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An Analytics Company Ambushes Upfronts To Point Out The Inherent Flaws In The Model

As part of an “Outsmart the Upfronts” campaign, Networked Insights is handing out Lotto tickets and deploying mobile billboards in an effort to dismiss the annual TV ad buying event as too much of a gamble for brands.

It’s not exactly the Occupy movement, but Networked Insights is trying to inspire revolt at the television upfronts in Manhattan this week.

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The upfronts–that enduring, seemingly anachronistic tradition whereby networks pre-sell the bulk of their TV ad inventory (this year, roughly $10 billion worth) to advertisers and their agencies–are a juicy target. And Networked Insights, which provides social data for use in media planning and buying, is trying to convince brands through an “Outsmart the Upfronts” campaign that it’s not sensible to commit billions in ad dollars based solely on limited impressions of shows that in most cases–65 percent of the time, according to Networked Insights–will be cancelled by Christmas.

“People are making financial bets, if you will. They’re putting their money to work before knowing anything. The risk is certainly not worth the reward,” says Networked Insights founder and CEO Dan Neely, who equates buying ad time at the upfronts to gambling.

Dan Neely

To reinforce that notion, the Networked Insights Outsmart the Upfronts campaign (#OutsmartTheUpfronts), orchestrated with help from RevisionNYC, has street teams handing out Lotto tickets to attendees as they enter the venues hosting the events. “It’s symbolic of the big gamble people are taking,” Neely says.

A truck equipped with giant electronic billboards is also part of the effort, cruising around upfront locations bearing provocative slogans like:

“You wouldn’t bet on the NBA finals in September. Why buy TV in May?”


“In Vegas, they call it gambling. Here, we call it the upfronts.”

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“What do casinos and networks have in common? The house always wins.”

It’s not exactly high marketing art, but the point is made. There is self-promotion involved, too, of course. The electronic billboards are also a source of predictions of which shows will be hits this fall and which will fail based on SocialSense, consumer insights gleaned by Networked Insights from analysis of real-time social data. “We’ve been doing this for the last three years now, and we’ve been over 85 percent accurate as to which shows would succeed and which shows would fail,” Neely says.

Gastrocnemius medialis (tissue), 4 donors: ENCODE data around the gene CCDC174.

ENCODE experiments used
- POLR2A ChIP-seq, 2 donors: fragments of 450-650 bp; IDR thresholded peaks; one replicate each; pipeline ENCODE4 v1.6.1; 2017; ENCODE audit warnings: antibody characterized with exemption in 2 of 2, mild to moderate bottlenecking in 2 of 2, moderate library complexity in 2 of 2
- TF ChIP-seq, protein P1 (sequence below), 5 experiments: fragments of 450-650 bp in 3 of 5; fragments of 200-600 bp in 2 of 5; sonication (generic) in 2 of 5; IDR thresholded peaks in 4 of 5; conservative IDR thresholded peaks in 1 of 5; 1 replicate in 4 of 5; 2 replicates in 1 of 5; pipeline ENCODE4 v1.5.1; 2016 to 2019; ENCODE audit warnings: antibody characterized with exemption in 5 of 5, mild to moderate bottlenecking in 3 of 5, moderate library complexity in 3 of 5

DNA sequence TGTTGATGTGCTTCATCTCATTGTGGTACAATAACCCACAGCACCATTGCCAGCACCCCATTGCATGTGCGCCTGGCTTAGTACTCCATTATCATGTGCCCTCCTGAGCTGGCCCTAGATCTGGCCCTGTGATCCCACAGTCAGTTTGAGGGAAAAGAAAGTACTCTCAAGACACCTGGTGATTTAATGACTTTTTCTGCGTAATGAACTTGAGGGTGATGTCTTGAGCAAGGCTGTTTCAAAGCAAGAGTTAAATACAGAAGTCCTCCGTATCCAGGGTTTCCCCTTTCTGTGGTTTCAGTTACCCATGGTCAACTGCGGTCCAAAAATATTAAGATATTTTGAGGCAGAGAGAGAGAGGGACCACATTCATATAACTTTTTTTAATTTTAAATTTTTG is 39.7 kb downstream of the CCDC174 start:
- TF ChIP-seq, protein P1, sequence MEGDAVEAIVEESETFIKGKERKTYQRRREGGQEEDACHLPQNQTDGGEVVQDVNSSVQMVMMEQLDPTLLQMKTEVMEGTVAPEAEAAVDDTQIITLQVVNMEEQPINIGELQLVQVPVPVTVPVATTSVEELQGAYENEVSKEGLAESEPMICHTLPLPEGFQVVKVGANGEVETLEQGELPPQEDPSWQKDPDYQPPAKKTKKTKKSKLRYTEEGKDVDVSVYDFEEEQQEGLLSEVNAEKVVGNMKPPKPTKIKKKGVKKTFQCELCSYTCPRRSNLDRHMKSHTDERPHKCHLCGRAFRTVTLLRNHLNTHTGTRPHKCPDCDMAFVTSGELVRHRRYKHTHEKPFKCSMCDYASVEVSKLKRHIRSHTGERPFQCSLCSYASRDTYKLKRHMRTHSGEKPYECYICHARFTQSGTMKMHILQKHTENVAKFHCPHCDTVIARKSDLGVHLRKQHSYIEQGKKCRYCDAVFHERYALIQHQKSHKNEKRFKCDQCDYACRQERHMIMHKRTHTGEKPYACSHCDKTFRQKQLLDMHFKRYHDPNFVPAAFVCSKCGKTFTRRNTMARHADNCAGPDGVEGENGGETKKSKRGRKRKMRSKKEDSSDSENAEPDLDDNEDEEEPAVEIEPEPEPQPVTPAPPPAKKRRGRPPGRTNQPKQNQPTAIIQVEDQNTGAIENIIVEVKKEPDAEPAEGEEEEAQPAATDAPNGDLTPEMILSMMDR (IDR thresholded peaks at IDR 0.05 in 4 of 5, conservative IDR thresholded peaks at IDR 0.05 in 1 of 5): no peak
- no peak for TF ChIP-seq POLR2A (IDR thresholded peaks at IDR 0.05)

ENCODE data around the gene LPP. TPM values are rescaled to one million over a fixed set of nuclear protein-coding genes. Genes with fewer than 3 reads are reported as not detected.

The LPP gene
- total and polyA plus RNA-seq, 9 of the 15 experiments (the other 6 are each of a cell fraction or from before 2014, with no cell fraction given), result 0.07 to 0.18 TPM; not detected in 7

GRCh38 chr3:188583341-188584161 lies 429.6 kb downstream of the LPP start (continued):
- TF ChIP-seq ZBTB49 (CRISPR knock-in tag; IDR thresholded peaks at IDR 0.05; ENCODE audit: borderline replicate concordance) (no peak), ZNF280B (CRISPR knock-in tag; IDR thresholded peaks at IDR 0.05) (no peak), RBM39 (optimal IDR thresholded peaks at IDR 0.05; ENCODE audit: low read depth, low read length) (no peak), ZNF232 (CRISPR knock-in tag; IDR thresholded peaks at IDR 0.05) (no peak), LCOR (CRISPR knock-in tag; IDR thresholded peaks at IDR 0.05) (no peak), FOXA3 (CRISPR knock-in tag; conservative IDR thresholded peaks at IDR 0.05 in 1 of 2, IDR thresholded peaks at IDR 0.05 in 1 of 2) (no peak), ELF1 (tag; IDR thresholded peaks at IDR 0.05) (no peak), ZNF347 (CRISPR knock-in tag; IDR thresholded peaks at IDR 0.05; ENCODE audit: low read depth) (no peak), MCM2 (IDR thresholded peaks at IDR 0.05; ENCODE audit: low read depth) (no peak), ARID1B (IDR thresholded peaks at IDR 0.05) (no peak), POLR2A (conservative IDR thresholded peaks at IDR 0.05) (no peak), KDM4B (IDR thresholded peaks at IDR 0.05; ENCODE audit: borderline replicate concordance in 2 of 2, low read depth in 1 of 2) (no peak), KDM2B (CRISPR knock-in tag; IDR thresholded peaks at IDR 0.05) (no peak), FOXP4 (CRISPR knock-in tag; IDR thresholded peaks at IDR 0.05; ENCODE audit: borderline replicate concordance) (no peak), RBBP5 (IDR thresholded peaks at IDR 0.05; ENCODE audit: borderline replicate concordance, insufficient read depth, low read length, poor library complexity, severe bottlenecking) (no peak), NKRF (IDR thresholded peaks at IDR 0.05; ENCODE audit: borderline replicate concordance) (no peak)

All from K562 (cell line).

According to Networked Insights’ findings, the “Buys” among the current crop of pilots include Fox’s Almost Human, Sleepy Hollow, and Brooklyn Nine-Nine; NBC’s Blacklist, Believe, and Crisis; and ABC’s Agents of S.H.I.E.L.D. and Super Fun Night.

The shows pegged as “Don’t Buys” because of weak social engagement include NBC’s Ironside and Sean Saves the World; Fox’s Us and Them and Surviving Jack; and ABC’s Mind Games and Back in the Game.

In an ideal world, according to Neely, brands would use social data to make informed buys, and they would make those buys not in the spring but much closer to fall premiere dates.

The networks can’t be thrilled about Networked Insights’ critical–not to mention in-your-face–campaign. Neely reports that the event staff at the Fox upfront was trying “to move [our street team] out of the way.” Meanwhile, the electronic billboards truck was able to park in front of the NBC upfront for about an hour before police told the driver to move along.

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Despite the resistance, Outsmart the Upfronts will soldier on. “Legally, we can do this,” he says, noting, “It’s our way of disrupting the upfronts.”

About the author

Christine Champagne is a New York City-based journalist best known for covering creativity in television and film, interviewing the talent in front of the camera and behind-the-scenes. She has written for outlets including Emmy, Variety, VanityFair.com, Redbook, Time Out New York and TVSquad.com.

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